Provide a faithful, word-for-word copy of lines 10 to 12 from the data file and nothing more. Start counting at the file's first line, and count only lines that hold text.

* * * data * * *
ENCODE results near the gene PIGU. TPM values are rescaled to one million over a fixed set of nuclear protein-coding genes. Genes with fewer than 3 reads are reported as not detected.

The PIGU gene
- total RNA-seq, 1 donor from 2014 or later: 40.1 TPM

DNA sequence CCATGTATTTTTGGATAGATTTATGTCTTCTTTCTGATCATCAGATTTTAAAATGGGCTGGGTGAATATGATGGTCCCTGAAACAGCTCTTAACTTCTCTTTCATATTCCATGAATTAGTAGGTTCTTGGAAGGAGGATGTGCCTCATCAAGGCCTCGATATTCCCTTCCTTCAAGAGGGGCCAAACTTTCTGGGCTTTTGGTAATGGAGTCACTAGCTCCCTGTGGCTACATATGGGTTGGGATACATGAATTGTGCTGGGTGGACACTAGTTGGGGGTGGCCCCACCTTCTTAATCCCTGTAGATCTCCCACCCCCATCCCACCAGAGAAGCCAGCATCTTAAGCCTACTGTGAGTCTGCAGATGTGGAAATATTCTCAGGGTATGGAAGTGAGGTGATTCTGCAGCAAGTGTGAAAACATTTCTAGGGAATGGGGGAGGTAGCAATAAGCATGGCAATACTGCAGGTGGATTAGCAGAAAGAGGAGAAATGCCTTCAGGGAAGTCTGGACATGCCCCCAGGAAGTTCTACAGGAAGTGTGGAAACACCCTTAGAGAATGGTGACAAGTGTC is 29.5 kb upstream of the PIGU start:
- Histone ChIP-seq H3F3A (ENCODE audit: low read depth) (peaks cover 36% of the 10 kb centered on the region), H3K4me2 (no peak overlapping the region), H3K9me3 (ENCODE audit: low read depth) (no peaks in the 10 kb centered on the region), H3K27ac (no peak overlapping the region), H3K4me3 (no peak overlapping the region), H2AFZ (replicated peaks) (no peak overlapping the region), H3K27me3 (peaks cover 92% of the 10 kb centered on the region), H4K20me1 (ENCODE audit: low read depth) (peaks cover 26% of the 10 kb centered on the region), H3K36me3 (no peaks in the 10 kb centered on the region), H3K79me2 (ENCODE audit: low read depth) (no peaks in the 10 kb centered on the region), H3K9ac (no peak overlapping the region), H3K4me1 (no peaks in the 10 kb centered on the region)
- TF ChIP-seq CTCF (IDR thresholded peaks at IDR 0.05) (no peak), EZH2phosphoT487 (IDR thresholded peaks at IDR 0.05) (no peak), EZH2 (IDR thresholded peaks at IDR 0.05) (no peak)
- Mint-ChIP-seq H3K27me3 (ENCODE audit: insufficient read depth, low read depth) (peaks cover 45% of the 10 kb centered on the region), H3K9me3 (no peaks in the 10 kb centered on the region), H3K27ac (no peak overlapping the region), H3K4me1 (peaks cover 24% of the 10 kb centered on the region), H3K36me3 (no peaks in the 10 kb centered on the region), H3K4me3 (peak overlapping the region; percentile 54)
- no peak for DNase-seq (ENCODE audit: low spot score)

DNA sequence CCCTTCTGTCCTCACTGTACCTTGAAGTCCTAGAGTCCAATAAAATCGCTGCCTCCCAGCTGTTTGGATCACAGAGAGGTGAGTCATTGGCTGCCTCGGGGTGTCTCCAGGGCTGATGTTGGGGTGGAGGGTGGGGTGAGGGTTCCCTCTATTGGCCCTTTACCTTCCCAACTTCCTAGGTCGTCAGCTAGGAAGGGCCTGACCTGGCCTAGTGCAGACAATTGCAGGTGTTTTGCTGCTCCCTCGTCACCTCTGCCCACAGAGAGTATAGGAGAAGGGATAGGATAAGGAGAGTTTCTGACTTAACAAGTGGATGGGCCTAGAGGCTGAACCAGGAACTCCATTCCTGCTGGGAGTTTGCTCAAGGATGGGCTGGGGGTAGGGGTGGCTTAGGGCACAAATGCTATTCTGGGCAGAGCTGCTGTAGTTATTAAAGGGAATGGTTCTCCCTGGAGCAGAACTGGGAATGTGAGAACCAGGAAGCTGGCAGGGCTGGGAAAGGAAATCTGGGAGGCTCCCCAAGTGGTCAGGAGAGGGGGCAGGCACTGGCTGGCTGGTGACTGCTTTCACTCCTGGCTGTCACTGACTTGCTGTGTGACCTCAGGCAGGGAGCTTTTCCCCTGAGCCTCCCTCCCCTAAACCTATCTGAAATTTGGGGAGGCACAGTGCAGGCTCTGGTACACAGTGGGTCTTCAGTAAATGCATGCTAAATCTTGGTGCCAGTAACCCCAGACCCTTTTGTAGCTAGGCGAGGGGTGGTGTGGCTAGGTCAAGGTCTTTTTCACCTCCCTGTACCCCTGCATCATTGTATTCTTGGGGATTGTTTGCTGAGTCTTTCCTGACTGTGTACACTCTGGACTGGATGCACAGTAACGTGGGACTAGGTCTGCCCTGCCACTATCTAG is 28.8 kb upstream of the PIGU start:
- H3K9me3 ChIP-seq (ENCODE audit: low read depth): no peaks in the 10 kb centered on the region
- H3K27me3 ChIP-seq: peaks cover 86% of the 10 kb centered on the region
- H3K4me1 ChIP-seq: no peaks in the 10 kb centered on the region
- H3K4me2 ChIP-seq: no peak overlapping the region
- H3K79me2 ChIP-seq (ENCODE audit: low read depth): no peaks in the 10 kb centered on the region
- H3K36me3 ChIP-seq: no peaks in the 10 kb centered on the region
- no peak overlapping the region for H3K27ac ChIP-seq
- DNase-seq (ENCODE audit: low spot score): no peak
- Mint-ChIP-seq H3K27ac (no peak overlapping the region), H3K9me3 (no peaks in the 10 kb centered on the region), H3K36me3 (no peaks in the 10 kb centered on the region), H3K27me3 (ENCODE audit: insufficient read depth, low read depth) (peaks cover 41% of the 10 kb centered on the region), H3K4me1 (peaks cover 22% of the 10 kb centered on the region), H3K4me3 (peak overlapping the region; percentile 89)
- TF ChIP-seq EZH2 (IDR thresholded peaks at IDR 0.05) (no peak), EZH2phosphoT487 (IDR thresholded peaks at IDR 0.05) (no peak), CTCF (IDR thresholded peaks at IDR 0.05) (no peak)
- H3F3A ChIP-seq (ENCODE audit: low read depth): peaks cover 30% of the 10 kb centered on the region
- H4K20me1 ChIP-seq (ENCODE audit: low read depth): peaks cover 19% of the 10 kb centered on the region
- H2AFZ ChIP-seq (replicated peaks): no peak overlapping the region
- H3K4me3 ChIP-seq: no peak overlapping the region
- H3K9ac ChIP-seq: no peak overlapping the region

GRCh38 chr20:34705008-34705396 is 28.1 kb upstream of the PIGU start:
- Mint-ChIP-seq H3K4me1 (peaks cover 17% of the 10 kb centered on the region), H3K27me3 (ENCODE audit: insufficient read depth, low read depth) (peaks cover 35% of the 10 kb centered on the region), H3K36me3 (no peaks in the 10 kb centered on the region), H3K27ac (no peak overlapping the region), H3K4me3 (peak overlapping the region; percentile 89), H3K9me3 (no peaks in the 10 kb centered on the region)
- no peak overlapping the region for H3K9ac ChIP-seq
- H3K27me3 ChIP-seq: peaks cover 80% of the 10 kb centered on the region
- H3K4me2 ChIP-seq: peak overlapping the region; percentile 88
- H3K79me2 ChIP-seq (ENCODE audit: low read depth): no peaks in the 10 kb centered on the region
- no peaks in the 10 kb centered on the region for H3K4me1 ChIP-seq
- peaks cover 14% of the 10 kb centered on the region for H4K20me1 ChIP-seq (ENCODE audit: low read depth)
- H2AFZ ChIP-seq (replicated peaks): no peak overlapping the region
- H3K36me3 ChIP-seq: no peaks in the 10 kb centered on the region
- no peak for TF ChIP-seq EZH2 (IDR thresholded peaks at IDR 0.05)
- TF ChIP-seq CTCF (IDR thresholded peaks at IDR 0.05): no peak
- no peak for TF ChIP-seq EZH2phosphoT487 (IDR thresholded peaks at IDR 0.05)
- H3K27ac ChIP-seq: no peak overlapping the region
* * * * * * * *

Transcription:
- H3K9me3 ChIP-seq (ENCODE audit: low read depth): no peaks in the 10 kb centered on the region
- H3K27me3 ChIP-seq: peaks cover 86% of the 10 kb centered on the region
- H3K4me1 ChIP-seq: no peaks in the 10 kb centered on the region